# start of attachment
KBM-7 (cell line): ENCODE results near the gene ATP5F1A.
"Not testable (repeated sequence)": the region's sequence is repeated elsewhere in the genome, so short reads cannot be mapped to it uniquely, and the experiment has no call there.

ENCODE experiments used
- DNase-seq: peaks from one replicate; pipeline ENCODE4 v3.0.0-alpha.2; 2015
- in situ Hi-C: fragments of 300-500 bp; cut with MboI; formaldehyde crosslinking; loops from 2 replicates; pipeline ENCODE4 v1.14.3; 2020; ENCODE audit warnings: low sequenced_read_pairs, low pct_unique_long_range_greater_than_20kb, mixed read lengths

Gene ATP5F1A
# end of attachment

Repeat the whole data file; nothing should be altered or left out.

KBM-7 (cell line): ENCODE results near the gene ATP5F1A.
"Not testable (repeated sequence)": the region's sequence is repeated elsewhere in the genome, so short reads cannot be mapped to it uniquely, and the experiment has no call there.

ENCODE experiments used
- DNase-seq: peaks from one replicate; pipeline ENCODE4 v3.0.0-alpha.2; 2015
- in situ Hi-C: fragments of 300-500 bp; cut with MboI; formaldehyde crosslinking; loops from 2 replicates; pipeline ENCODE4 v1.14.3; 2020; ENCODE audit warnings: low sequenced_read_pairs, low pct_unique_long_range_greater_than_20kb, mixed read lengths

Gene ATP5F1A